3D Printing for Biomedical Technologists

An ounce of prevention is worth a pound of cure


  • Larry Cortez University Health Network


3D-print, Prevent, Design, Safety


Fundamental to health technology management (HTM) is to promote equipment uptime so staff/patients have the tools they need to provide exemplary care. This is typically achieved this via two maintenance activities. First, we conduct unscheduled maintenance using a “find and fix” approach. Second, we conduct scheduled maintenance as part of “predict and prevent” approach.  However, very few medical devices benefit from schedule maintenance.(1) Therefore, there is a need to augment our ability to “predict and prevent” medical device issues.

Human factors science indicates that to prevent issues, person-focused interventions (which attempt to change knowledge; e.g., in-service training) are less effective than system-focused changes (which attempt to eliminate the issue by changing the underlying design; e.g., forcing functions).(2) Yet, in HTM we often focus on the former as they are perceived as requiring less effort(2) and that only manufacturers can change medical device design.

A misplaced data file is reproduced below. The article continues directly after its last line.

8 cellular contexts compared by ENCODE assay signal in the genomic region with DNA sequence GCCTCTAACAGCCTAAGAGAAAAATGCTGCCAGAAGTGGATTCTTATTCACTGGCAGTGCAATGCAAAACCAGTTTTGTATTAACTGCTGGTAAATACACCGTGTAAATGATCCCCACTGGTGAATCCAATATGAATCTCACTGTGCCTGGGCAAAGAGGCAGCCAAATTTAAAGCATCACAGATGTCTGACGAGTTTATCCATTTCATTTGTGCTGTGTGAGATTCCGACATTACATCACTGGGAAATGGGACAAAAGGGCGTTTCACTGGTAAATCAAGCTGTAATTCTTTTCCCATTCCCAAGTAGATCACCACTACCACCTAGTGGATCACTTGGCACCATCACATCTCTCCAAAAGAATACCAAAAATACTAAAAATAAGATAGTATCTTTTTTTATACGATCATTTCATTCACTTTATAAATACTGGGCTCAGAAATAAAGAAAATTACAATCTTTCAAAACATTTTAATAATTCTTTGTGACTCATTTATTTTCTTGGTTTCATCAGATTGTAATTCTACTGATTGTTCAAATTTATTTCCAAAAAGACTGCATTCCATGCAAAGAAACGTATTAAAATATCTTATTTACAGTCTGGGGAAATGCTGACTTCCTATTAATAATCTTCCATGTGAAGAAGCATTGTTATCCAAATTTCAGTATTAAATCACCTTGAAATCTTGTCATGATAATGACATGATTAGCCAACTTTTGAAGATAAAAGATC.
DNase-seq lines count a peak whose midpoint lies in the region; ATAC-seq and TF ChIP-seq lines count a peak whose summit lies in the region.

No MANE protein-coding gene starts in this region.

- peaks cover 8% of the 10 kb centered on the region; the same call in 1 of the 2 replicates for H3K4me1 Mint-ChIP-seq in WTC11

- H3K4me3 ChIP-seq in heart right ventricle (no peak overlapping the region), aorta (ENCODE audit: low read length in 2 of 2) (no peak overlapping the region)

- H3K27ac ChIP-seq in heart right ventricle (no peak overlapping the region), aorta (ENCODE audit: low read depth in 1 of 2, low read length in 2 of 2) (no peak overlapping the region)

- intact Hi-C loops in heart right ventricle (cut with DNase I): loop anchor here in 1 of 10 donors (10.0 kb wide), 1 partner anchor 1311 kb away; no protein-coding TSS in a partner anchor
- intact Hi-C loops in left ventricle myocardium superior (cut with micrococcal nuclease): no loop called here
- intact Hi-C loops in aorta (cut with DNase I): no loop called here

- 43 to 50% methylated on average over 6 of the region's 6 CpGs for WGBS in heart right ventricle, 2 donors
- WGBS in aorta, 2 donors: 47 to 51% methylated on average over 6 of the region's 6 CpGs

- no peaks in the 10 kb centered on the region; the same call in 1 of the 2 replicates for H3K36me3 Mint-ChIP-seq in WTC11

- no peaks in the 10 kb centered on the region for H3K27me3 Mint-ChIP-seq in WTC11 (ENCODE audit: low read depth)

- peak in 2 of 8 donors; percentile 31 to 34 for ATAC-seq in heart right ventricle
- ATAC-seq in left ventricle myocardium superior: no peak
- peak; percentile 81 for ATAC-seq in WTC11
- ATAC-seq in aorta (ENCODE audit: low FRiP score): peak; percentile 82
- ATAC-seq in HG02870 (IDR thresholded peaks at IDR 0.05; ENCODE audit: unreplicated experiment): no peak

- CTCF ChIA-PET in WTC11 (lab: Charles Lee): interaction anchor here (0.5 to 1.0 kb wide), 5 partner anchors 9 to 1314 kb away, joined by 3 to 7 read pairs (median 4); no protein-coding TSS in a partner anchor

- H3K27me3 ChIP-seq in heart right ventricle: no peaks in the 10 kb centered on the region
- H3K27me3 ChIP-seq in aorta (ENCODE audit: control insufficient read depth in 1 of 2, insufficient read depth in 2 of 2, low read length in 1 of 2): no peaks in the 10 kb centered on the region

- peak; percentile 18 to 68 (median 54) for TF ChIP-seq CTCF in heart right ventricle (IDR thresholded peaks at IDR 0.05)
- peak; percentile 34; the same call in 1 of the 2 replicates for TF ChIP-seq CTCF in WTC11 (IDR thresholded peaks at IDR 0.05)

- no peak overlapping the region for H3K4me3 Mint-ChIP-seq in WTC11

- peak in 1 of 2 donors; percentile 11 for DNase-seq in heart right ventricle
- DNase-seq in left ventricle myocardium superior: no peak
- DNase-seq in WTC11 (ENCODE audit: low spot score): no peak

In 2021, the Medical Engineering Department at the University Health Network, Toronto, purchased a 3D printer. The intent was to challenge this paradigm and augment equipment uptime by preventing medical device issues through improved design. Since then, the printer has been in continuous use.

This presentation aims to support those not yet 3D-printing to start to do so, and for those already 3D-printing, to further embed this technology within HTM. This presentation will highlight:

  • How to implement 3D printing in an HTM department to address safety issues (e.g., equipment, software, training)
  • 3D prints we have created, from simple to advanced 3D object designs; samples and their impacts will be shown.
  • Challenges and tips to ensure successful 3D printing and designs
  • Next steps to advance 3D printing in HTM (e.g., open source designs)

In summary, 3-D printing can prevent medical device issues and promote equipment uptime, and thus should become a standard and essential tool in HTM departments.




How to Cite

L. Cortez, “3D Printing for Biomedical Technologists: An ounce of prevention is worth a pound of cure ”, CMBES Proc., vol. 46, Jun. 2024.